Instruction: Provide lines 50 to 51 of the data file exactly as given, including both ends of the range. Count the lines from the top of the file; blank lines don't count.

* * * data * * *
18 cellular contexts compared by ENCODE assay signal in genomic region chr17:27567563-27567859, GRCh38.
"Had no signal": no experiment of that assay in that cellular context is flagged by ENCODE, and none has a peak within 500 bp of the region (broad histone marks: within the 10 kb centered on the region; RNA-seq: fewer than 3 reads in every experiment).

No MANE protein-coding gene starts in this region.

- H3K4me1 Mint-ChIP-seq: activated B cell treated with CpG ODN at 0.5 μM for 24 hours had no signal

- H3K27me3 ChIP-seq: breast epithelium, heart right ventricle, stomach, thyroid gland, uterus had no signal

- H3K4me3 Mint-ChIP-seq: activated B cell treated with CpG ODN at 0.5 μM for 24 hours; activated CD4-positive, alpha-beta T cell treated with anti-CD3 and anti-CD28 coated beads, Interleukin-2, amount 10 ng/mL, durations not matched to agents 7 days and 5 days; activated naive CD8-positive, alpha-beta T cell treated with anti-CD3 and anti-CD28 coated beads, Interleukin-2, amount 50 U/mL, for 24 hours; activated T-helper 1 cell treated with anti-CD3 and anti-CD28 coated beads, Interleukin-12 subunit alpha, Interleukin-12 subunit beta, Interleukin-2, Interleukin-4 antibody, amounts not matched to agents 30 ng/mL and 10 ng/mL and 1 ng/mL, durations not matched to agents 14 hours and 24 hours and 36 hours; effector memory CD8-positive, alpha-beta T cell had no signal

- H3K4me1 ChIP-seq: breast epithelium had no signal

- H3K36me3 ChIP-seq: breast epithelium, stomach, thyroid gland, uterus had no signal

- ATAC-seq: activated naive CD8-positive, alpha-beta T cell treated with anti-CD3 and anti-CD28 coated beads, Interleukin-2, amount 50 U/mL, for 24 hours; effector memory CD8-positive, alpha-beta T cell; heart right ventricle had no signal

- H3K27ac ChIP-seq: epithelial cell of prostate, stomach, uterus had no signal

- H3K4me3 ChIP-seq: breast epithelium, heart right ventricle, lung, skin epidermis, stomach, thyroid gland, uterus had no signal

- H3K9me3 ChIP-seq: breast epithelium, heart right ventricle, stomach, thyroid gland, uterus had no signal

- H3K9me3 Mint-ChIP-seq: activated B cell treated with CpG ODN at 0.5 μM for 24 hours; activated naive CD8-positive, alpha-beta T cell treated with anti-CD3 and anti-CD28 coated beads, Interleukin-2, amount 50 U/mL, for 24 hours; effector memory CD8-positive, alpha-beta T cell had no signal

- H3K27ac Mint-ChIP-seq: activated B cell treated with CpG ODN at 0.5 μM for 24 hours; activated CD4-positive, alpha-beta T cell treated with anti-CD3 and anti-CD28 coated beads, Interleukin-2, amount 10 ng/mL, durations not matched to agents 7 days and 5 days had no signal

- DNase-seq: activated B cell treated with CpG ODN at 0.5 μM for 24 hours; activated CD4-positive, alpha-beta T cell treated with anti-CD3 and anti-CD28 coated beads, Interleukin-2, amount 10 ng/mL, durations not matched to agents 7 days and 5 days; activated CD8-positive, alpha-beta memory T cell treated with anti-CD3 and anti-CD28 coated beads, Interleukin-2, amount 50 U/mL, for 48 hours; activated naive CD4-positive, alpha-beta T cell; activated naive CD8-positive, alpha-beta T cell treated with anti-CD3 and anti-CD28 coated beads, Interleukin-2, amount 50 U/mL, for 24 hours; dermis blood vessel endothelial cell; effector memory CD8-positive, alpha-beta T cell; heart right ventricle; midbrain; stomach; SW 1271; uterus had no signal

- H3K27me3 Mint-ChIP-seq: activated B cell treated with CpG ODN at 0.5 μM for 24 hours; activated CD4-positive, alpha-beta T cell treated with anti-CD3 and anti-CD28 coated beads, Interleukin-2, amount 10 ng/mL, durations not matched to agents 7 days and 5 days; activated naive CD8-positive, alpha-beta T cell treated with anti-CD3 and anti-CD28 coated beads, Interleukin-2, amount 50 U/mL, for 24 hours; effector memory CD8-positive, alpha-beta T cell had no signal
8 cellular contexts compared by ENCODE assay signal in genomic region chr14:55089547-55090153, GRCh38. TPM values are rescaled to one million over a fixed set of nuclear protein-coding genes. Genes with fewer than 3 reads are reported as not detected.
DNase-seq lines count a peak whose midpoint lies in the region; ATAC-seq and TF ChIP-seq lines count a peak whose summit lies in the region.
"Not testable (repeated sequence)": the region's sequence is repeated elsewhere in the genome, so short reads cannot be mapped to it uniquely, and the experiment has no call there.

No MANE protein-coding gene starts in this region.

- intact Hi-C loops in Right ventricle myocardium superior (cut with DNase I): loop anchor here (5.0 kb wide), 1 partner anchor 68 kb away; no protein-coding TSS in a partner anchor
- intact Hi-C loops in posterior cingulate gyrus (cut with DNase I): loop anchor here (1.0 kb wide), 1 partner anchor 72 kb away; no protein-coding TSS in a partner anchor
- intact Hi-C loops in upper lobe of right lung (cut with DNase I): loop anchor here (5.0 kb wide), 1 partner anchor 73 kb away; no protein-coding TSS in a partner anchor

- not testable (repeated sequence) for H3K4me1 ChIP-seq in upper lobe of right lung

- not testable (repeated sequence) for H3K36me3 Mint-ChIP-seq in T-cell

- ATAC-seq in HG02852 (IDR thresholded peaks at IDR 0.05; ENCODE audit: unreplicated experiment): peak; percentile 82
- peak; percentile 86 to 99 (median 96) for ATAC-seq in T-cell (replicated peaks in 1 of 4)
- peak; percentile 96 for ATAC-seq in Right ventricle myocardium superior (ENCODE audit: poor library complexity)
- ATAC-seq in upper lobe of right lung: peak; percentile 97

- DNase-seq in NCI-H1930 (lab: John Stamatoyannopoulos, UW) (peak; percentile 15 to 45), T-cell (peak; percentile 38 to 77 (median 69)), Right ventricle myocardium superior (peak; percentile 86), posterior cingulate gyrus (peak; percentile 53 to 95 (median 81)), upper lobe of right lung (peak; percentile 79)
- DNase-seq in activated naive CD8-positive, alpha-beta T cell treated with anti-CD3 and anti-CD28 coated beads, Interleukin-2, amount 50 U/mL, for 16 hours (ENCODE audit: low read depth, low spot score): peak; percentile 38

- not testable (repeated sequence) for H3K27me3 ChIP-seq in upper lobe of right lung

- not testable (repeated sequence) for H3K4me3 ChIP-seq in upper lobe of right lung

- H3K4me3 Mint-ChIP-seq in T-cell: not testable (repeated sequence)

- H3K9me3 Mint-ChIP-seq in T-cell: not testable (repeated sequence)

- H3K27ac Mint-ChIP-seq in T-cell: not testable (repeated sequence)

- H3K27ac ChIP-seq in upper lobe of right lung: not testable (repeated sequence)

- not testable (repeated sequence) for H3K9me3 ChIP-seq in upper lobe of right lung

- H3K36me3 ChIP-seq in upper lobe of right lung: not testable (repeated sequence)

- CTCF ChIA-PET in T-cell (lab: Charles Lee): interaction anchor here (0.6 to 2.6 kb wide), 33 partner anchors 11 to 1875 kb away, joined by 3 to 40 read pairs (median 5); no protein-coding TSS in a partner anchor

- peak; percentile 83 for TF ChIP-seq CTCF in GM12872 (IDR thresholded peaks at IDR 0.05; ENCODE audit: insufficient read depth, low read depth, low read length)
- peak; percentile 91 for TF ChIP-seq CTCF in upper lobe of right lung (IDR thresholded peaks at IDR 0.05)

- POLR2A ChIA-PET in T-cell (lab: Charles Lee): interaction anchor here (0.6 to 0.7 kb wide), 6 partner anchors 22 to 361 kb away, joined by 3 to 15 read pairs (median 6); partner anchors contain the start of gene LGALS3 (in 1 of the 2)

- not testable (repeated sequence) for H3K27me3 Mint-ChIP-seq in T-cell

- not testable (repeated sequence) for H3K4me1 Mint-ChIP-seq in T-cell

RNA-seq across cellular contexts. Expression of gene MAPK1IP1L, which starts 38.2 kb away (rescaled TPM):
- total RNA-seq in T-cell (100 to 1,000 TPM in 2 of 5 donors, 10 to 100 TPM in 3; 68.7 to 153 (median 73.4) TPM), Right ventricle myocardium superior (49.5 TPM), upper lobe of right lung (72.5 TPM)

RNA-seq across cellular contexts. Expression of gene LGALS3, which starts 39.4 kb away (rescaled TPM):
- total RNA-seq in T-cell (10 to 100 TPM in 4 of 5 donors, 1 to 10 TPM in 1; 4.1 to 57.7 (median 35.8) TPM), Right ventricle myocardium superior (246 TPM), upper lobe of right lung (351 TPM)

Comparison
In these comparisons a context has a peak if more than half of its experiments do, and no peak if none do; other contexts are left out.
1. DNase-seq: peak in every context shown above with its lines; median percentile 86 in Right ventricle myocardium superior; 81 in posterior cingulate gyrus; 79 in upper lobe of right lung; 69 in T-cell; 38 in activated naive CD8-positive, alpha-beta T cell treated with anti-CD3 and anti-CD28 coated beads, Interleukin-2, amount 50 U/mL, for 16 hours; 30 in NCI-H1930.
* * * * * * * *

Comparison
In these comparisons a context has a peak if more than half of its experiments do, and no peak if none do; other contexts are left out.